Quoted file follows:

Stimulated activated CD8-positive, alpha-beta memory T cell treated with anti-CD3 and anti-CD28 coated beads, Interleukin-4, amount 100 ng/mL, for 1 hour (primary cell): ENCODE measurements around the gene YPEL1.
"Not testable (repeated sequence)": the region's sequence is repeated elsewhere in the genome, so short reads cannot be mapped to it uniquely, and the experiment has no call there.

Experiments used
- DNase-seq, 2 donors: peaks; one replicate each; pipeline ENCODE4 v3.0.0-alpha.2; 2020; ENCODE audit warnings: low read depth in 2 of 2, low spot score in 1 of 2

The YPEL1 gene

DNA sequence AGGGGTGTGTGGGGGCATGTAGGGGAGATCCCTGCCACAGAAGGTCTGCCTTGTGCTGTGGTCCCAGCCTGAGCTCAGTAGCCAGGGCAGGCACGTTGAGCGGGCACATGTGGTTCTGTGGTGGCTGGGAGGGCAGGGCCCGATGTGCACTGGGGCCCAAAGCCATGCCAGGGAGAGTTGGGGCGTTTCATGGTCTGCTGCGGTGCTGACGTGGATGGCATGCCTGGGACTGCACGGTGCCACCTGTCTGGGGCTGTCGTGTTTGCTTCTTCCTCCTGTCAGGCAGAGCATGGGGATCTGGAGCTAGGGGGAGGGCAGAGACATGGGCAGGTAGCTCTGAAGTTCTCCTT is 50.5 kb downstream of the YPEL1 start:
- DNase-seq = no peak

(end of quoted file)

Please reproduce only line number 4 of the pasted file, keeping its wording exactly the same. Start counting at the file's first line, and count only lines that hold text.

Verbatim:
- DNase-seq, 2 donors: peaks; one replicate each; pipeline ENCODE4 v3.0.0-alpha.2; 2020; ENCODE audit warnings: low read depth in 2 of 2, low spot score in 1 of 2